The Adventures of Huckleberry Finn by Mark Twain. This book is a much more adult story about what Huckleberry pursues after his fun with Tom Sawyer. It is a lot more mature, but it is extremely thought provoking and represents an interesting view into the American South in the early 1800s. It is written by the same author, takes place in the same settling, and continues the story of some of the characters from Tom Sawyer. All of these reasons, plus the provocative story itself, make this book my recommendation if you want more like The Adventures of Tom Sawyer.
If you enjoyed the “boy finding his way” aspects of this story and want something a little lighter, I recommend Hatchet by Gary Paulsen. It is a modern story about a young man whose plane crashes in the wilds of Canada and he has to make his way with, you guessed it folks, a hatchet! The story tackles the challenges of young adult life in a wild, adventurous environment hopefully none of us are ever forced into. This is a young adult fiction book full of boyhood adventure, like Tom Sawyer, but in a more modern setting.
The Goonies (1985) – Every kid born after 1876 should read Tom Sawyer in middle school, and every middle schooler born after 1985 should watch The Goonies, too. The cult classic features another band of mischievous preteens that get up to no good, and even climaxes with treasure in a maze of caves crawling with a few villains of their own. Some good stories should never say die.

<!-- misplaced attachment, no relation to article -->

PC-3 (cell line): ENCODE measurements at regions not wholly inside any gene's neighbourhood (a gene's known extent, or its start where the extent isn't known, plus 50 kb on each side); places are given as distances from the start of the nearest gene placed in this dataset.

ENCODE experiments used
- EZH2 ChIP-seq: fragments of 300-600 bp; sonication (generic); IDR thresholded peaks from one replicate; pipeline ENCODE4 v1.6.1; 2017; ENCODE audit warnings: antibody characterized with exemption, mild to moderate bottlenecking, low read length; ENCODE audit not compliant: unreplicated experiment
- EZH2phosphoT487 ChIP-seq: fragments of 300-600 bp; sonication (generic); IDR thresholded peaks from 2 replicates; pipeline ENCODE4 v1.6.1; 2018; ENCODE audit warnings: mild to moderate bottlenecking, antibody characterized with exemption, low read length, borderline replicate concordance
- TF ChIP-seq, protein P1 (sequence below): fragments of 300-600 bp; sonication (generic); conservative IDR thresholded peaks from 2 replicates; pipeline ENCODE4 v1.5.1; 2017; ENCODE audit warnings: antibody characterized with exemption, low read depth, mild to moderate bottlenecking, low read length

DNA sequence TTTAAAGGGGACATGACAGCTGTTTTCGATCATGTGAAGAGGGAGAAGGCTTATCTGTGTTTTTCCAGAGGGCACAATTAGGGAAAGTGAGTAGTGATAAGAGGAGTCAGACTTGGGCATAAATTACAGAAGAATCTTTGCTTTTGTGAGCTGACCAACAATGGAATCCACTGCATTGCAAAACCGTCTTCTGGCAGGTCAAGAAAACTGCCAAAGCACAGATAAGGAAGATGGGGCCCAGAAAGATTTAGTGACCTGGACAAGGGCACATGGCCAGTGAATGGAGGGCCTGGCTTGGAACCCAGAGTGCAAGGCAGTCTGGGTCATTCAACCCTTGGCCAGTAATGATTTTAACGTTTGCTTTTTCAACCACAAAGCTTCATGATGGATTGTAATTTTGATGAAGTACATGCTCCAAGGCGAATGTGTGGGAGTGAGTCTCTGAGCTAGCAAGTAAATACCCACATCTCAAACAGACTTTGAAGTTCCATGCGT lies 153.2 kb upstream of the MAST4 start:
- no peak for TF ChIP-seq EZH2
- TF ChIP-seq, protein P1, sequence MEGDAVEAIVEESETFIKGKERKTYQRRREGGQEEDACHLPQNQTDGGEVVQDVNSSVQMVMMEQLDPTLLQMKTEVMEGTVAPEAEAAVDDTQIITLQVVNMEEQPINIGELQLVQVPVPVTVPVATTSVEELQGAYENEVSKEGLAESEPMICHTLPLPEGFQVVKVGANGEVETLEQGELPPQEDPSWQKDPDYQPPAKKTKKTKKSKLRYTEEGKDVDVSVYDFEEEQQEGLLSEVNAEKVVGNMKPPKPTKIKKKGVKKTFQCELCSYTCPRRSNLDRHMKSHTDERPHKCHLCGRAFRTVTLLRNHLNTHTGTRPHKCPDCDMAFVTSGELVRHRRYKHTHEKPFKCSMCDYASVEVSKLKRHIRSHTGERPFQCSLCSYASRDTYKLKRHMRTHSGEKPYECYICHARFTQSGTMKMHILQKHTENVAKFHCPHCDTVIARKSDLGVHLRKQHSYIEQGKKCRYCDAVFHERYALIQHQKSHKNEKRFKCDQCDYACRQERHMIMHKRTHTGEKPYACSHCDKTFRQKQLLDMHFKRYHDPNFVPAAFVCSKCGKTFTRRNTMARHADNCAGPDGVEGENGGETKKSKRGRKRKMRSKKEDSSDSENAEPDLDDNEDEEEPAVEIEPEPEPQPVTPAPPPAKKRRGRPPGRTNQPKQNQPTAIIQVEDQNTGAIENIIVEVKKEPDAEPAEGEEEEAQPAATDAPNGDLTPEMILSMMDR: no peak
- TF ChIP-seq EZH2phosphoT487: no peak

The Adventures of Tom Sawyer (1938). One year before David O. Selznick made Gone with the Wind, he produced The Adventures of Tom Sawyer. This is, in my opinion, the most faithful adaptation of the novel in existence – and there are many – and newcomer Tommy Kelly carries the 90 minute newly Technicolor film (worked on by color film pioneer, William Cameron Menzies himself). Kelly and Selznick bring out the mischief, nostalgia and above all sentiment that brings audiences in and back again.